Thursday, 27 January 2011


 Right, another quick blog post before I have to go into Morley College, and teach stop motion again- luckily this evenings lesson is all about...Armatures! So I've done enough research for this one, I feel...
So below you see RIG without his arms- insert 'armless enough' Joke here- You can also see the magnet that supports the hip facia revealed in this shot too...
 Above is the weapon and hand arms detatched from the body- I'm goint to redesign these to include shoulders- but keep the spring detailing on the upper arm that I feel works well as an overall design concept- another of the 'design choices' in this project is 'repeating geometric patterns'- lots of circles, cubes, lines, hex and octagonal shapes wherever possible- and the springs reinforce that, I feel.
 The Hip area of RIG in close-up- you can see the magnet now clearly, and the hex tops of the allen key joints used at the hips- I wish I could get more of these joints! They are really nicely tensionable, and support a good deal of weight without protesting...I think the joints are seated within a carbon fibre enclosure, and aside from needing carving slightly to allow a larger range of movement, they are really good to begin with...I'd love to find a wholesale supplier for these joints.

 Extra Detail of the gun arm- as I mentioned, sourced from the top of a dead lamp- the switch moves too, I may have RIG operating the switch with his other hand to change weapon 'modes'- such as laser, flamethrower, etc.

Further basic construction shots- here you see the basic foundation Rig was built from, basically a metallic lampshade- someone on' the street of plenty' threw away a lamp that had three of these on it.
Drill through and insert a threaded rod that runs across the diameter. This isn't actually Rig, but another torso I've just started assembling- he may have fellows eventually.

 This is the facia for RIG's lower stomach- you can see it below magnetically attached in the chest area.
 Poor Old Rig, don't worry mate, you'll be walking the station again soon, I promise!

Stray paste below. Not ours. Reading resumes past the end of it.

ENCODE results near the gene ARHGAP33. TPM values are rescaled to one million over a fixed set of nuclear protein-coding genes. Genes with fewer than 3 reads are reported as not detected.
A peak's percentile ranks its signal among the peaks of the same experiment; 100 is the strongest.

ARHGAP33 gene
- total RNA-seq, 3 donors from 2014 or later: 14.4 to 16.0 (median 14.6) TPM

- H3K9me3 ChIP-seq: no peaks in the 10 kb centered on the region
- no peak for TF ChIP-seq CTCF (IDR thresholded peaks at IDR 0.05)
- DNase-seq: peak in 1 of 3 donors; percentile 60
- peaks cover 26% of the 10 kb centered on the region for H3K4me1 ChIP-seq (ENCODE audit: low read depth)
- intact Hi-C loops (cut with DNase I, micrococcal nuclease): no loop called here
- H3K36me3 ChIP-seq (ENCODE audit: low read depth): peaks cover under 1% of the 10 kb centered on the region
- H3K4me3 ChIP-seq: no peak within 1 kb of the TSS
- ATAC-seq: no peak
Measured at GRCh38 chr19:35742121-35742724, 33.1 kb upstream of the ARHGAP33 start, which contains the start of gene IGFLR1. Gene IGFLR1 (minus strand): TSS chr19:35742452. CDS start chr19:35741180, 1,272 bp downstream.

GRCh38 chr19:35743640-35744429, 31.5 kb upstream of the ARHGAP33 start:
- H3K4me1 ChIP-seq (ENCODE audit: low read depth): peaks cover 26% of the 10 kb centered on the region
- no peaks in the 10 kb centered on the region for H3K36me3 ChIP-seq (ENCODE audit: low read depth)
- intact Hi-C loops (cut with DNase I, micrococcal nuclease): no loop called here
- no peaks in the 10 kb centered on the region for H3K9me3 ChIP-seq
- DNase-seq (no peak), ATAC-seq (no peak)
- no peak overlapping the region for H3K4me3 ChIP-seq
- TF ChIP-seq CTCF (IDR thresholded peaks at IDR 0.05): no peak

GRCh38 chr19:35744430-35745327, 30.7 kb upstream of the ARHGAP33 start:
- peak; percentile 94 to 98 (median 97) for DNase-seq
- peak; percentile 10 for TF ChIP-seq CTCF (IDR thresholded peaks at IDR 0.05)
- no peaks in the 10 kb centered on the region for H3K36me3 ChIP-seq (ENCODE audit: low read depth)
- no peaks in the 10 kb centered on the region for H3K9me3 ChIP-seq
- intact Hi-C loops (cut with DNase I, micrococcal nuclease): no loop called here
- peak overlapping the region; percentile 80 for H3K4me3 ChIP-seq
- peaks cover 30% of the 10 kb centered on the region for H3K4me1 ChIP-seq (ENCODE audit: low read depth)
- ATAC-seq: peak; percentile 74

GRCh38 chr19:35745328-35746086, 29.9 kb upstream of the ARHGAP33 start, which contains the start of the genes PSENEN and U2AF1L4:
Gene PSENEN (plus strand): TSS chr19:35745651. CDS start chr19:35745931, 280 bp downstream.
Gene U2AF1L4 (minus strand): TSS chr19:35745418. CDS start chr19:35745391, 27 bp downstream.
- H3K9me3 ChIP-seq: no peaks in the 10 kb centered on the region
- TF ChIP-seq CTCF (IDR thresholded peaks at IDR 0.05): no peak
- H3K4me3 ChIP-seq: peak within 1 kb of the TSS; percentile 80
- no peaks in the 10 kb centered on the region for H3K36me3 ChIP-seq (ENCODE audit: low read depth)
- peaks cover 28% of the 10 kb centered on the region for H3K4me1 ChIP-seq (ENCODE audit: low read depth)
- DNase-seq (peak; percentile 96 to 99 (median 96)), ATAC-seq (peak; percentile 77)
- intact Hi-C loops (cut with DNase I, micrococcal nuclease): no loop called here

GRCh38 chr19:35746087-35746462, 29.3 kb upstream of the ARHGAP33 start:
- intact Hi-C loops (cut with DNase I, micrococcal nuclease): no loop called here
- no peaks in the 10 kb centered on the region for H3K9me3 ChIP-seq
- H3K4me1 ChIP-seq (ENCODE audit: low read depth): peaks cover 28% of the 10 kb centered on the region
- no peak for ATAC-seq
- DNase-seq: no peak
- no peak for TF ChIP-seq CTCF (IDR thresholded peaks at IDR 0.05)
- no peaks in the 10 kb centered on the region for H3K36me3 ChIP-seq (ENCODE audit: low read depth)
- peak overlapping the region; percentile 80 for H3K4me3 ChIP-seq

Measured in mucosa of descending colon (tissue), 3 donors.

The removable magnetically attached face section of ROD.
 ROD shown from the side so you can see his Loc Line spine- embellished with SUGRU rings, that makes it look more spine-like, and also easier to handle for major spine shifts- you can probably also see the K and S brass tubing in his shoulder area for rigging him- the rear of this puppet is still being finished and painted.
 A nicer shot of SPARK, with his little Skull, he was built from so many disparate bits and pieces, it is hard to remember where all the bits were from! His lower jaw was part of a lamp housing, the upper jaw was from the base of a leg section on a rusty barbecue that was rotting in the garden. The eye stems were part of a mini tripod- we found the eyes on a market stall, and bought them for 20 pence! We have no idea what they were for originally...
 His body- torso section was built primarily from a souvenir mini coffin collectors tin I was given that was 'The Nightmare before Christmas' merchandise- how appropriate is that??
I liked the coffin like shape, and the fact we were getting away from rectangles with him...It also means you can open up his body easily, and store more electrics/ mechanics away inside.
 The wheels were from a kids car toy- the axles are from the head of a mini tripod, and have a ball jpint built into them- so he can stand on tip toe by using these joints, if needed...
 The frame around his body is a concoction of hinged sections from various remote control cars- and means he can sway from side to side- incline himself forward, and do other subtle body shifts that can convey a lot of emotion- He is really surprisingly pliable, and also a gift to animate, because he doesn't have to walk!
 His hands are culled from Stikfas animation figures- I think- certainly some sort of plastic heavy footed animation figures I bought a long time ago...edit: they were 'Poze'em' figures.
They are really chunky n nice, with extended body piercing bar bells as fingers- and a hidden magnet fixed into his palms, for holding objects. The arms I'm unhappy with, and intend to improver on yet- in the tests done so far, his arms did not really have enough range of movement.
 SPARK separated into his two sections- you can see the Coffin shape of the tin box much clearer here.
 Give us a twirl, SPARK, Love!
 Detail around the rear of the wheeled base- the springs were also from remote control cars- If there's one thing I've learned over the last year, it is DO NOT THROW ANYTHING AWAY!
He can also raise up on his rear wheel here, so he would incline forward...
 The Gang altogether, to give a sense of their relative heights
 This is the stuff that has allowed me to do most of this, whilst waiting for the real metal working tools and workshop to do it all right...Milliput, JB weld (cold welding glue) and more recently SUGRU which has many useful applications for the animator.

Right, I'll have to leave it there for today, College beckons- thanks for all those who have taken a look and commented already, and please also note I have now enabled Comments for this Blog, so if you've got anything constructive to say- advice even- please step forward!